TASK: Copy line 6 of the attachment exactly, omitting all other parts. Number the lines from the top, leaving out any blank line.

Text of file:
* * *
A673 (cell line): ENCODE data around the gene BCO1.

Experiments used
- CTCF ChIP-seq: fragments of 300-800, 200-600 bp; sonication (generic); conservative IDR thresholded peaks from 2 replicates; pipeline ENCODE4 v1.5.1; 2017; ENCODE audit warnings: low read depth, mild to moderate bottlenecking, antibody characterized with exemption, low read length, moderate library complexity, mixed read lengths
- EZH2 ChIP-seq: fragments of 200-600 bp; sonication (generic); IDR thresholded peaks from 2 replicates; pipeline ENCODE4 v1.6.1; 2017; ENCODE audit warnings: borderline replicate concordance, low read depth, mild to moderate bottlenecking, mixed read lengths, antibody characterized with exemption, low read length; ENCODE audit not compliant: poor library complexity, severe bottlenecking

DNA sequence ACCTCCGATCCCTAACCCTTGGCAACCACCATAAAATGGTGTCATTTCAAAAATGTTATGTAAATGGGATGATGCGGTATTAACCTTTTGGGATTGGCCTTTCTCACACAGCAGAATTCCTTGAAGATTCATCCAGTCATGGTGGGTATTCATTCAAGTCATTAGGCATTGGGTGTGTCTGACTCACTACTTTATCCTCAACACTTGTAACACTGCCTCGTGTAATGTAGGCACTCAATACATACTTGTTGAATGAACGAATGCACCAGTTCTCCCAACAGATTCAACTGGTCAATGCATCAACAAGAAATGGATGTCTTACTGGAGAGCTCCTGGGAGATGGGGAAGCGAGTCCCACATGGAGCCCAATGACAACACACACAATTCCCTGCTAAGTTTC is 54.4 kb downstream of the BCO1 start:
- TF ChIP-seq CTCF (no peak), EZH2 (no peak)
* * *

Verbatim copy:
- TF ChIP-seq CTCF (no peak), EZH2 (no peak)